“Who is a scientist? A person who is thinking about science before sleep. If you are thinking about other things, you may be a banker, a politician or a writer. But if you’re thinking about an interesting scientific problem, you may be a scientist.”
|Angel Baldan, Ph.D.|
Angel Baldan, Ph.D., assistant professor of biochemistry and molecular biology, will receive the Innovation Award for a young scientist who has demonstrated exceptional potential for future accomplishments. His findings suggest potential new approaches to manage patients at risk for cardiovascular disease; new insight into the statin therapy; and improved effectiveness and safety of cholesterol-lowering medication.
Creativity, Baldan says, is about bringing together previously disconnected concepts. It’s also about thinking differently about things we already know so we can make new connections.
“So, I have had many ideas. Most are wrong or crazy. But some pan out,” Baldan said. “For every hypothesis that works, there are several that don’t.
“As someone once said, ‘Success is going from failure to failure with great enthusiasm.’”
Baldan’s work focuses on the microRNA miR-33. In 2010, he found that the gene plays a key role in regulating cholesterol metabolism by modulating the levels of HDL (the “good cholesterol”). And, in 2012, he found that that the gene accomplishes this by also regulating bile metabolism.
Now, he’s trying to untie another knot in the cholesterol metabolism conundrum. Because, as most scientists will tell you, for each answer you find, you’re likely to receive a new batch of questions.
“We’ve seen that this microRNA controls expression of sterol transporters,” Baldan said. “There’s this model in the field that says that if one accelerates the mobilization of cholesterol via HDL and bile secretion, excess cholesterol could be removed from the body. In theory, that should reduce cardiovascular disease by reducing the burden of cholesterol in the arteries.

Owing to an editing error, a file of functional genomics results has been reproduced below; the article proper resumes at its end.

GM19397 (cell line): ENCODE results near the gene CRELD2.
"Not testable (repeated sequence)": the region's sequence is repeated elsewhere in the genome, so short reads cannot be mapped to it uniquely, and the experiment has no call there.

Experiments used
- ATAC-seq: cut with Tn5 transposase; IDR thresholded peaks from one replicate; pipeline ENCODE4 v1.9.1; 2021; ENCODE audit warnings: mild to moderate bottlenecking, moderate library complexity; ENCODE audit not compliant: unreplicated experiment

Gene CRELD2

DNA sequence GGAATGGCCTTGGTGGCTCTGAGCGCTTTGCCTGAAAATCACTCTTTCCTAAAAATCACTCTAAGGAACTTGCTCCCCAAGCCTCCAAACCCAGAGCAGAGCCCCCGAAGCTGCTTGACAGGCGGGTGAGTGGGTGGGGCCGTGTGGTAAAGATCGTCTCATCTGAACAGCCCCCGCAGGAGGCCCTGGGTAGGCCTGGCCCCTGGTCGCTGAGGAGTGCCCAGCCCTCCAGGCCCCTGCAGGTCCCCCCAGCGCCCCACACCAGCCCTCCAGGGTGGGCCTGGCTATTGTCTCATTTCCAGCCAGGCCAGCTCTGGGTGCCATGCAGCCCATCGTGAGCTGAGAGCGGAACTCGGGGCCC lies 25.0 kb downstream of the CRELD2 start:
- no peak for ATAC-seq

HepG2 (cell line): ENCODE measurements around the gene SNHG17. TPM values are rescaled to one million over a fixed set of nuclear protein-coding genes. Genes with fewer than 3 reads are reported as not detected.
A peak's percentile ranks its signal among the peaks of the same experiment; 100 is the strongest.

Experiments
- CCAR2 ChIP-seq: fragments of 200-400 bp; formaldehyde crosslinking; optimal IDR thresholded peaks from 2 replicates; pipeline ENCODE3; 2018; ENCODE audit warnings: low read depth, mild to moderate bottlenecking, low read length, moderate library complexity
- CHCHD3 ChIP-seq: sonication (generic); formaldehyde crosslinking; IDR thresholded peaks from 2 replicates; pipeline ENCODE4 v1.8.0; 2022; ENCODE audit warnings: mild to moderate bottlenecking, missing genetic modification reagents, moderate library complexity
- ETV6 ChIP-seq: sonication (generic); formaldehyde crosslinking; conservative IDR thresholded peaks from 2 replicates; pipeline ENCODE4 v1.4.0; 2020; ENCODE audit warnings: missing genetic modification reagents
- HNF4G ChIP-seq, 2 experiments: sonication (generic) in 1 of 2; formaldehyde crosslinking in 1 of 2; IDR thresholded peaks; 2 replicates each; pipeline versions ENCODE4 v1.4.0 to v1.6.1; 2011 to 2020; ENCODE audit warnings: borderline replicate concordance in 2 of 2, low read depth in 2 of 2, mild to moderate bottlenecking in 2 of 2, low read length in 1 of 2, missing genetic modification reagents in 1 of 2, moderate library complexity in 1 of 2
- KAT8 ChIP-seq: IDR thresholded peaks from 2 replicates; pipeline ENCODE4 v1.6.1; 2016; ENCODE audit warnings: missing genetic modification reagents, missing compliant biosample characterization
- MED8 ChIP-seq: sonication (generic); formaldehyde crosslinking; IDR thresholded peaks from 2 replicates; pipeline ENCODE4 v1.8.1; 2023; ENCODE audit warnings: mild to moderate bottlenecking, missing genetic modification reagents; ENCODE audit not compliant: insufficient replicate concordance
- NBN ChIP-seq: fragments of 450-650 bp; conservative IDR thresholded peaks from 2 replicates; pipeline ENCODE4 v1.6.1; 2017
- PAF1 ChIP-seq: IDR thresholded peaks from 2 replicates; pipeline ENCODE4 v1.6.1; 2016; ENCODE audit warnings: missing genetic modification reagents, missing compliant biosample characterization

If you work on cool projects, you'll have competition.
|--Angel Baldan, Ph.D.
"Then, we’ve shown that when we lower the expression of miR-33, both HDL levels in blood and the loss of sterols through the bile increase. The next logical step was to see if this treatment prevents cardiovascular disease in a mouse model of cardiovascular disease. The answer? No, it doesn’t."
“Everything pointed this way. But we didn’t see what we expected. Now, we’re trying to understand why the treatment failed to prevent atherosclerosis. Many questions remain to be answered.
“We hypothesize that there are yet to be discovered homeostatic pathways that compensate for the reduction in miR-33, thus preventing a sustained, effective outcome of the treatment.”
As he turns his attention to solving this piece of the puzzle, Baldan is aware that his findings are taking him down roads being traveled by other labs. Harvard and NYU are studying similar questions, giving the search for answers to these questions a sense of urgency and professional competition. Baldan interprets the interest in the miR-33 area of study as a sign that they are on to something with big potential.
“If you work on cool projects, you’ll have competition,” Baldan said.
Luckily, Baldan has a proven track record in innovative approaches to scientific questions that will serve him well as he tackles this next question.
Dinner tickets and tributes for the April 24 event are available through the Academy of Science-St. Louis website www.academyofsciencestl.org or by contacting Lynn Cook at 314-289-1402.